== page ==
Such entrained air can be drawn into the pump suction end where the compressible air bubbles can cause a condition known as cavitation, which damages pump impellers and other "wet end" internal pump components. Depending upon the severity of the cavitation, the effects can range from vibration, loss of efficiency, pump damage or catastrophic pump failure. (See Figure 1.)
The traditional solution to this sizing problem is construction of a larger wet well. However, this approach was hindered by site constraints, including the presence of other structures surrounding the deep well and the electrical conduit and piping on all sides of the structure. This congestion would have made the traditional approach difficult and costly.
Computational Flow Dynamics Models Used to Find Solution
A more cost-effective solution was needed. Engineers devised the solution using a computational fluid dynamics (CFD) model, which provided a tool to develop design modifications to control turbulence and uniformly distribute the higher flows to multiple pumps. CFD modeling allows different fluid flow scenarios to be simulated. This digital modeling is performed in many industries to analyze various scenarios from combustion performance in automobile engines to spacecraft heating during atmospheric re-entry. CFD is occasionally applied in the wastewater industry to confirm scenarios such as optimum mixing in basins and fluid flow conditions in clarifiers.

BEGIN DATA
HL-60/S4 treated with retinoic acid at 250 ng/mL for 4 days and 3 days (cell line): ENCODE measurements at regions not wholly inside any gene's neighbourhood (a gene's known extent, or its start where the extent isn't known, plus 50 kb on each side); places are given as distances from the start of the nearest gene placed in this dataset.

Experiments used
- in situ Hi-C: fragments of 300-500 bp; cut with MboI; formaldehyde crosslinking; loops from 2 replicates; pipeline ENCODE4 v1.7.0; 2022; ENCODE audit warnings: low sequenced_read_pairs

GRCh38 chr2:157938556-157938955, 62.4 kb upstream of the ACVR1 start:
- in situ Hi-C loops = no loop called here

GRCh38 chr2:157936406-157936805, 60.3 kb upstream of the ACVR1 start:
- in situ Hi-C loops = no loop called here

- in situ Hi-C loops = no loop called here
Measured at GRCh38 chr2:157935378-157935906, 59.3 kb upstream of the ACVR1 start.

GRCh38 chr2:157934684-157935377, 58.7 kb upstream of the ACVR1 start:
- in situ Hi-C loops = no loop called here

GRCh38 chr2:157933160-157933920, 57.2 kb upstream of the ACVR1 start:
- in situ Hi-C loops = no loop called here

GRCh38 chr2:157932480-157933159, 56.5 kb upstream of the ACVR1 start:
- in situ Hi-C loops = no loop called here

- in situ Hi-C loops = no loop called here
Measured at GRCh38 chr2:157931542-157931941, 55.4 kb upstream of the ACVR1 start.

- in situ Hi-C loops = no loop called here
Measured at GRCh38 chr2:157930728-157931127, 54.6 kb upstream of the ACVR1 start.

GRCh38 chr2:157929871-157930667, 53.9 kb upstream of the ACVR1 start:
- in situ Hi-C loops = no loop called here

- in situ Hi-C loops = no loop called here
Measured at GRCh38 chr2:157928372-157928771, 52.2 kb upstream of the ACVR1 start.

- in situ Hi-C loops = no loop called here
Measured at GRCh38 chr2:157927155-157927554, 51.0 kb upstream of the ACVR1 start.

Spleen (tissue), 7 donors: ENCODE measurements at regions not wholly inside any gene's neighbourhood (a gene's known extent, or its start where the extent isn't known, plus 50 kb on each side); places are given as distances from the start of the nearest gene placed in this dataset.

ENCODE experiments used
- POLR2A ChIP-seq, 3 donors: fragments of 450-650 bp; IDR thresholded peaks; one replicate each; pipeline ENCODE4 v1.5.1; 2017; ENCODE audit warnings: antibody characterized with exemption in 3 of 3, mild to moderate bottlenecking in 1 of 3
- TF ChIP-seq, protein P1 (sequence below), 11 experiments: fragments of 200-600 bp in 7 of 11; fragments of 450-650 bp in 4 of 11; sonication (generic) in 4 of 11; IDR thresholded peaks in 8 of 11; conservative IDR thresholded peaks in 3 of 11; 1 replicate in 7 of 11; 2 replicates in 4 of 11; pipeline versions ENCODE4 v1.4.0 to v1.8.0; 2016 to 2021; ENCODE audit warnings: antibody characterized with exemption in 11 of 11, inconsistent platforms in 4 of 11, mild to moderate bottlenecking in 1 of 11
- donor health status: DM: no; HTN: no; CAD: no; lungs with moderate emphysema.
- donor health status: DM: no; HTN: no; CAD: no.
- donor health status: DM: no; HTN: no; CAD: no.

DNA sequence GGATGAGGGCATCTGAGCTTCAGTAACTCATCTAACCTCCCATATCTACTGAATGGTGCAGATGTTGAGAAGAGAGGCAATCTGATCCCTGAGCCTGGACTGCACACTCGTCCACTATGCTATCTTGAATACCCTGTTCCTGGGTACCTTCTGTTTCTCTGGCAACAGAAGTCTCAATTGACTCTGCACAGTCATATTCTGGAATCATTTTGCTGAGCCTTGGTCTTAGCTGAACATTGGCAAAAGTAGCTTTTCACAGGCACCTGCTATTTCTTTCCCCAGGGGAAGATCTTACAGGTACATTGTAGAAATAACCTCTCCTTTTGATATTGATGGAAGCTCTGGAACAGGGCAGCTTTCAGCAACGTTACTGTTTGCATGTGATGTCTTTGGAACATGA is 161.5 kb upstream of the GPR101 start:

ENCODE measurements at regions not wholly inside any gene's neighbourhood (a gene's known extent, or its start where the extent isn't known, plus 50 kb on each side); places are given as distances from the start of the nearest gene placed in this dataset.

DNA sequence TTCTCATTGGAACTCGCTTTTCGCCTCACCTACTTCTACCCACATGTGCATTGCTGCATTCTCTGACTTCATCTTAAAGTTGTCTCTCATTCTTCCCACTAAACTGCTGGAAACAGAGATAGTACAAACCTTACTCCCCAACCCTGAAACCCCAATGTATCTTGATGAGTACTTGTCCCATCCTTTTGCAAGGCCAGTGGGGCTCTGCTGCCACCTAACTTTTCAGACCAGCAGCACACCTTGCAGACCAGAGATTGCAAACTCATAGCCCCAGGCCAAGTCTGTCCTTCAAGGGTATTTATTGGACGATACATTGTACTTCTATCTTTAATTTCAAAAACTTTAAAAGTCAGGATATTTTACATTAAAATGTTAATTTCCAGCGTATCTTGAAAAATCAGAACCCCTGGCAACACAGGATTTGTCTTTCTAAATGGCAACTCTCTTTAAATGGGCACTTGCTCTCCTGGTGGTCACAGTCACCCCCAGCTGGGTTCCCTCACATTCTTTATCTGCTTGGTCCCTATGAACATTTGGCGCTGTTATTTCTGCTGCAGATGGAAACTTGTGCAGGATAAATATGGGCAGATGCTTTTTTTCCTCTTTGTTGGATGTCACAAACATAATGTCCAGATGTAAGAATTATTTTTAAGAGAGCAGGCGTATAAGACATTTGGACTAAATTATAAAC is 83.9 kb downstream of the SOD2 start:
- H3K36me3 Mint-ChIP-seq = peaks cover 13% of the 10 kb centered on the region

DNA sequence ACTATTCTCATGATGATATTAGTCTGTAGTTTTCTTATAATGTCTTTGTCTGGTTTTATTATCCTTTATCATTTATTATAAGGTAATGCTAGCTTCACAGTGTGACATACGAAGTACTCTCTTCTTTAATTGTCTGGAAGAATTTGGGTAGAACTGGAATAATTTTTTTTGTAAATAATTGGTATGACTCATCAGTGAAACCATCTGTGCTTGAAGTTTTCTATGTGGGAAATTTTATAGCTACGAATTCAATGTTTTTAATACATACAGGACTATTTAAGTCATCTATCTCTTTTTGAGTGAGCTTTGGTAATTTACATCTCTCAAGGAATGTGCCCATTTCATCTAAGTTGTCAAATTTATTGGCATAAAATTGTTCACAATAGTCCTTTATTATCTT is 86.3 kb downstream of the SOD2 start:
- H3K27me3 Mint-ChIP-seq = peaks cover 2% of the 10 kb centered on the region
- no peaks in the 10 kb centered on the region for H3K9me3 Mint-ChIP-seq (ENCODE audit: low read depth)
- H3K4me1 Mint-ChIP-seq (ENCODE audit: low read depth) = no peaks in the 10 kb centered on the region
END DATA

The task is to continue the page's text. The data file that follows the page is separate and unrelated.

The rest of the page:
How CFD Works
CFD models use complicated fluid mechanics equations applied to models where the water flow is broken into millions of tiny elements that sequentially relate to one another to replicate actual flow conditions. The sequence is repeated over all the elements in the model for thousands of discrete time intervals to create a dynamic representation of the fluid interactions that would be expected to occur in the real-life scenario. For this application, the CFD model could be used to test various flow control devices such as baffles, walls and ramps that could help reduce the potential for turbulence and uneven flows produced due to the high velocities in the wet well. Multiple CFD modeling firms were contacted to discuss the utility of this technique. Ultimately, the pump manufacturer was able to provide the modeling through a third-party firm that had previously performed CFD modeling for other pumping applications.